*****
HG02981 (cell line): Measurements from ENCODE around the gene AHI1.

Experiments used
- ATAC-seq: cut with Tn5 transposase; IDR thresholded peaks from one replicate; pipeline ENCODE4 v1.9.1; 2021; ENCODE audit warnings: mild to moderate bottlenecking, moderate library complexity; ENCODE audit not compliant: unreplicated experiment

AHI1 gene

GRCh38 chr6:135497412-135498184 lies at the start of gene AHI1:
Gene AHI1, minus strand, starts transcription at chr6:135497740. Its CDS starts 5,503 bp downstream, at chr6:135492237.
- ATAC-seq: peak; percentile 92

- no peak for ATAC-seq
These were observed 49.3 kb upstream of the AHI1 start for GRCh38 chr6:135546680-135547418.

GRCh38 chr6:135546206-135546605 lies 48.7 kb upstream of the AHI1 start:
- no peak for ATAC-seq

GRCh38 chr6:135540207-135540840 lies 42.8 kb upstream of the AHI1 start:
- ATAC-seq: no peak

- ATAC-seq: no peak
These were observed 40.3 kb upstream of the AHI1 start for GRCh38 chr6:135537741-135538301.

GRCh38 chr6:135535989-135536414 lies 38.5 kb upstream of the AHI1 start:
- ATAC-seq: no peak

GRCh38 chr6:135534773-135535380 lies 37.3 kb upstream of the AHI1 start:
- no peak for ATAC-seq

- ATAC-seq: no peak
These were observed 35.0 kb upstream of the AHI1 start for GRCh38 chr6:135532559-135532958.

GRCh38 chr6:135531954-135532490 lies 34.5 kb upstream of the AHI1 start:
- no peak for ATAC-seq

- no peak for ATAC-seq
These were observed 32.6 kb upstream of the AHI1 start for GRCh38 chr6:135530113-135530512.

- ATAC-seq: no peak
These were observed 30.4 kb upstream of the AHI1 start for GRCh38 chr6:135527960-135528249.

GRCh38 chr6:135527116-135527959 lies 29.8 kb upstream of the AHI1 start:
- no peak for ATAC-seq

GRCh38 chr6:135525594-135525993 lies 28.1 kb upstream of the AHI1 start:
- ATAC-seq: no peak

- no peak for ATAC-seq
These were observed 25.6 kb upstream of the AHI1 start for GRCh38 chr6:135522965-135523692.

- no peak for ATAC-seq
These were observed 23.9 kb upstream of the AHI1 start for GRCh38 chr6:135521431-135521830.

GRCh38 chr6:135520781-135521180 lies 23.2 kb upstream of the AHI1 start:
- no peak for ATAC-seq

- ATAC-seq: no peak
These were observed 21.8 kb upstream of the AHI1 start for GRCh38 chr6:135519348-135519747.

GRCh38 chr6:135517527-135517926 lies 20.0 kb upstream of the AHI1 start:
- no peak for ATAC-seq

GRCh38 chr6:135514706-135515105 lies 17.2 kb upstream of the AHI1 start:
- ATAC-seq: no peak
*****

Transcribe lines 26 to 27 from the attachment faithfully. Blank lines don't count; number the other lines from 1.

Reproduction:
- ATAC-seq: no peak
These were observed 30.4 kb upstream of the AHI1 start for GRCh38 chr6:135527960-135528249.